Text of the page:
Gender Identity and Experiences

I get a fair amount of criticism.

Some of it is very constructive, actually. If I get a critical email and I, well, kind of scrunch up my nose at it… well, it’s usually an indication that the emailer has a point. Like, the criticism is so obvious in retrospective that I am annoyed I didn’t realize it.

For example!

Sometimes I try to look bitchy? Seductive? in my photos. I try to pair my facial expression and body language with what I am wearing. If I am wearing a leather dress I am trying to look dominating. If I am modeling lingerie I do my best ‘come-hither’ bedroom eye.

Photos tend to generate a lot of emails. A common comment is that I should smile more. I used to shrug these suggestions off. I mean, don’t tell a girl to smile, right? But someone wrote that I looked, well, completely bored in a set of photos.

I scrunched up my nose.

Dammit, they were absolutely correct. I did look bored. I didn’t look seductive or intimidating, I looked like I would rather be doing anything else in the world.

This is what I mean by constructive criticism. I don’t expect everyone in the world to like me or like what I post, I do get some hate mail after all. And that’s fine. I really don’t understand why someone would go through the trouble of sending an email telling me UR ugly LOL or whatever. I suppose the intention is to hurt my feelings. On a good day I brush those comments off like flecks of mascara.

On a bad day? That’s a different story.

My perspective is that if you are going to offer your opinion perhaps, I don’t know, be gentle? Be specific? If I write one of my infamous and rambling posts on, well, whatever I write about and you disagree? Totally cool. BUT what I really value and appreciate is being told WHY my perspective isn’t always the be all and end all.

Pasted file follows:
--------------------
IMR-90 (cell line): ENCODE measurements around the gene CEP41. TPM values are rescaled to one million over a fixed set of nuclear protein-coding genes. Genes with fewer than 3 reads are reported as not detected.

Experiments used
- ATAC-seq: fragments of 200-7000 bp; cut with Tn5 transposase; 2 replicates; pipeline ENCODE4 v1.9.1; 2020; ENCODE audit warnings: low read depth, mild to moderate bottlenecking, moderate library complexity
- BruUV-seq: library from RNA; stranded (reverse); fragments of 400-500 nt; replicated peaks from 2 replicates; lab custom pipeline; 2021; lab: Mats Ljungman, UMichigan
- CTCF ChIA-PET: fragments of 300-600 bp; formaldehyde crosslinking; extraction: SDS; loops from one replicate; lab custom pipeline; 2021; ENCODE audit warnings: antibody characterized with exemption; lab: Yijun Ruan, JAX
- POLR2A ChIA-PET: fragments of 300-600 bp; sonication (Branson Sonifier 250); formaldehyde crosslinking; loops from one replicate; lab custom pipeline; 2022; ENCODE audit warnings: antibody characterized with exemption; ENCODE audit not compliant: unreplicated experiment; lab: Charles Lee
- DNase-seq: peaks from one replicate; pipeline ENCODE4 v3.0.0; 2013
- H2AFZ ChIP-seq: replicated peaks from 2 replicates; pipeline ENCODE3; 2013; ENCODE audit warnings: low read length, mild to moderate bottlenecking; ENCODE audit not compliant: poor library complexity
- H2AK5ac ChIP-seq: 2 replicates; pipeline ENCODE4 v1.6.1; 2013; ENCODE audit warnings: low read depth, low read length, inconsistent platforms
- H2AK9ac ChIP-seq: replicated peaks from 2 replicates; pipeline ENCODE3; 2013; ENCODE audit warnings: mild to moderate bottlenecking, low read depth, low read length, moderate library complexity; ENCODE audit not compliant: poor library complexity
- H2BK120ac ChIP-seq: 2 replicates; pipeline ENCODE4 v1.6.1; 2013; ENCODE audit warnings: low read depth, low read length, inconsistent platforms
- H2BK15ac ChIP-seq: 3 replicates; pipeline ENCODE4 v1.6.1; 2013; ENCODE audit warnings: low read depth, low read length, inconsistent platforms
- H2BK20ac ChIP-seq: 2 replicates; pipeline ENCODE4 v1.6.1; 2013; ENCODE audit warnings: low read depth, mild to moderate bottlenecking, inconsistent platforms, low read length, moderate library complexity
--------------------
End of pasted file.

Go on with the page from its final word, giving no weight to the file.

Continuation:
Of course, I don’t assume I am always right and I would never presume to speak for everyone. If someone has their own perspective based on their own experiences I really do like hearing it. Being challenged (so to speak) helps people see things in someone else’s stilettos.

For example!

I write a lot about respecting the boundaries that our partners may request of us when it comes to this of us. My thinking is that our crossdressing, our gender identity, is a lot for us to ask of our partners and if they request that we don’t do something, such as posting photos or going to certain malls, then I think it’s a small sacrifice (if you will) for us to make.

BUT some of you have emailed me saying that perhaps a situation isn’t as simple as I think it is. Perhaps some of these requests and boundaries are, well, unfair to us.

And goodness you were right. Your gentle and constructive criticism helped shaped my perspective. It was a reminder that hardly anything in marriage is black and white and that hardly anything when it comes to gender is blue and pink.

When I am, well, wrong, I like to think that I do a decent job acknowledging it. It’s not uncommon for me to think or say or feel or write something and then my perspective… softens a bit after a little time passes or when someone comments on what I said. I try to be open to another’s assessment of a situation which isn’t easy for that person… it’s sometimes hard to tell someone else that they might be wrong. Honestly? I admire and respect that.